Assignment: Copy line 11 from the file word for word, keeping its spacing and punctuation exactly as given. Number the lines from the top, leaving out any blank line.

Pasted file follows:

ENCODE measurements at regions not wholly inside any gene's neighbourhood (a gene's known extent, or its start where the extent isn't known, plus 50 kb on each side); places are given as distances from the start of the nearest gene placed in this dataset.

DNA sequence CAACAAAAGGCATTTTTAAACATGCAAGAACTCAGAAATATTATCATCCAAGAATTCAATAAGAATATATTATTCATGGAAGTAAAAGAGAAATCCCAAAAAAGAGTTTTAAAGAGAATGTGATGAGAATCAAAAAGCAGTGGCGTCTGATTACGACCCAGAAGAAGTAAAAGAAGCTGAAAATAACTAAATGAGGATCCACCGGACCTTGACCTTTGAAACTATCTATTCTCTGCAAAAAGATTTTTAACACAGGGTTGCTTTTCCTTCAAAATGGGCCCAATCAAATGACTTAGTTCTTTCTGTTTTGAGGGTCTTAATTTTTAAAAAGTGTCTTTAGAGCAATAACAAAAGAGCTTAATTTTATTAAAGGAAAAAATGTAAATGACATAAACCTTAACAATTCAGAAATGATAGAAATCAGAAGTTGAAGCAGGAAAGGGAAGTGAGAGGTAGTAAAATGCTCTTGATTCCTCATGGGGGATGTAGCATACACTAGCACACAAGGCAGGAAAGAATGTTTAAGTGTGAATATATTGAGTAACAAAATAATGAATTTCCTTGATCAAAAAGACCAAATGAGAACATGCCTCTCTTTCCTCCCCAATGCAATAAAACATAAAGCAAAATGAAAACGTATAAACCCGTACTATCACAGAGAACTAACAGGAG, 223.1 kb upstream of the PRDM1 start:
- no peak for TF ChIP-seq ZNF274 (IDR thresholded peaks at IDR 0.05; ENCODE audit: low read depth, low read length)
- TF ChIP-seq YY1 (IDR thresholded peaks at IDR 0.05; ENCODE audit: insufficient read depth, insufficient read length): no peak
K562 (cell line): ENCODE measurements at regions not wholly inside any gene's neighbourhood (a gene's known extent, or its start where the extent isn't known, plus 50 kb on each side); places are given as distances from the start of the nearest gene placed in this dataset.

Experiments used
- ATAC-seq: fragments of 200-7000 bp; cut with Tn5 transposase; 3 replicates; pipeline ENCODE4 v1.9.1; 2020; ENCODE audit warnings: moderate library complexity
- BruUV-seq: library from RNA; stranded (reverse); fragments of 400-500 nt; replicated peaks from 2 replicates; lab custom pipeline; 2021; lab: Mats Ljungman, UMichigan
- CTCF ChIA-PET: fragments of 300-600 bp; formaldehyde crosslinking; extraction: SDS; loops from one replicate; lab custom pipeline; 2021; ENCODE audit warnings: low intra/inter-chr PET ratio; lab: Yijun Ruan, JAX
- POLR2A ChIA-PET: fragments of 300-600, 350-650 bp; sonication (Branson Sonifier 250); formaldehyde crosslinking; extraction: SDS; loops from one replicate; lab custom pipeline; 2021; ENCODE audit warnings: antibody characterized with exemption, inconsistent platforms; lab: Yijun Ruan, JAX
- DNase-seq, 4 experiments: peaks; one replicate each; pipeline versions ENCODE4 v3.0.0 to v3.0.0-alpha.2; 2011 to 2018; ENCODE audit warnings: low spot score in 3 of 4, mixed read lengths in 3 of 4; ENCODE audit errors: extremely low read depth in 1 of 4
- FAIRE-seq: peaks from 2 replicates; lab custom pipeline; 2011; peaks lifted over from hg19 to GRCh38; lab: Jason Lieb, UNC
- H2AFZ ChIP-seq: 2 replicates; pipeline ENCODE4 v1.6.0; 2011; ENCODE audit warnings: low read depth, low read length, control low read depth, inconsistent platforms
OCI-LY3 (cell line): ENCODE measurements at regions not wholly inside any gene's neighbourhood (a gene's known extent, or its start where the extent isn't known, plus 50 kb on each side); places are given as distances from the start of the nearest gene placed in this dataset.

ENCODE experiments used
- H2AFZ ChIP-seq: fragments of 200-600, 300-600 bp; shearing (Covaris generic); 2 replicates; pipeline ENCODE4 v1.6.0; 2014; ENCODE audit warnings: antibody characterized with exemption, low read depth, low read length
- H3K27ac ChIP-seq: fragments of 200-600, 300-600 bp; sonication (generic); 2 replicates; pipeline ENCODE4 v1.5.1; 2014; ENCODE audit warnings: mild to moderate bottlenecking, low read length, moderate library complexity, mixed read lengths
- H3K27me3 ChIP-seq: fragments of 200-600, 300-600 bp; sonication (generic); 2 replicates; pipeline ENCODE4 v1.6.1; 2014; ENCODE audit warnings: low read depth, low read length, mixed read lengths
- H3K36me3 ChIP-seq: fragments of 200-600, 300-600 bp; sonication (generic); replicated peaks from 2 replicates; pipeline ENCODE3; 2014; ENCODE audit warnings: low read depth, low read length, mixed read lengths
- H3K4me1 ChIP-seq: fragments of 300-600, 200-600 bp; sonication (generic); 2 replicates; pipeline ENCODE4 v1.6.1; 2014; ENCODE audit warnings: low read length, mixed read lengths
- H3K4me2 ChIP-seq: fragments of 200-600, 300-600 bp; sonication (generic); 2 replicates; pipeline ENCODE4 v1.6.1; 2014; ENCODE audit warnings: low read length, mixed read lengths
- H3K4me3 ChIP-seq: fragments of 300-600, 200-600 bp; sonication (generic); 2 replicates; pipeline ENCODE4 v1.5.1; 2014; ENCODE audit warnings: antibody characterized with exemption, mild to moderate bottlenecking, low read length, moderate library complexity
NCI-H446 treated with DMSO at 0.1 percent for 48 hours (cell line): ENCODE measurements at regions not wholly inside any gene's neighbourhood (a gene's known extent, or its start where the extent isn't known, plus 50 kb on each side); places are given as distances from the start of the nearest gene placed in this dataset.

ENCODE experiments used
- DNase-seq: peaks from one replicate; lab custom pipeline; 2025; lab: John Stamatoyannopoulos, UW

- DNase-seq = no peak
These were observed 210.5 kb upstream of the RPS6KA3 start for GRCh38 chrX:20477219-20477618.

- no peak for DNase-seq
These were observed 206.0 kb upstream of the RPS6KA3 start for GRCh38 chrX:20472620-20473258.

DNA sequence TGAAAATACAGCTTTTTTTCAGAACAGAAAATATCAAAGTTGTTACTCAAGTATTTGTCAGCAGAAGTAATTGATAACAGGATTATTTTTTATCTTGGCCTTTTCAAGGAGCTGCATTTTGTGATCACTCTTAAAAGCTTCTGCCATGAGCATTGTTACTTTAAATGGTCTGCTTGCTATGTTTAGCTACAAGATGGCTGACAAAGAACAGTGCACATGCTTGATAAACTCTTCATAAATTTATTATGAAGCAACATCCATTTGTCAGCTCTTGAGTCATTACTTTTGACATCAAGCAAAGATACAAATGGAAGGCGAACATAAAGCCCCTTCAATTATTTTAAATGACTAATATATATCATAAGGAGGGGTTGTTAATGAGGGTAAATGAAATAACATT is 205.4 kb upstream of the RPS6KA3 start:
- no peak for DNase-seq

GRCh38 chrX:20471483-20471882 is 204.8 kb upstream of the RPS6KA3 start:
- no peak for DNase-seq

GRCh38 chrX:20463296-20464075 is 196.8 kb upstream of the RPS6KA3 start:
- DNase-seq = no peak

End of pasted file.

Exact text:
- DNase-seq, 4 experiments: peaks; one replicate each; pipeline versions ENCODE4 v3.0.0 to v3.0.0-alpha.2; 2011 to 2018; ENCODE audit warnings: low spot score in 3 of 4, mixed read lengths in 3 of 4; ENCODE audit errors: extremely low read depth in 1 of 4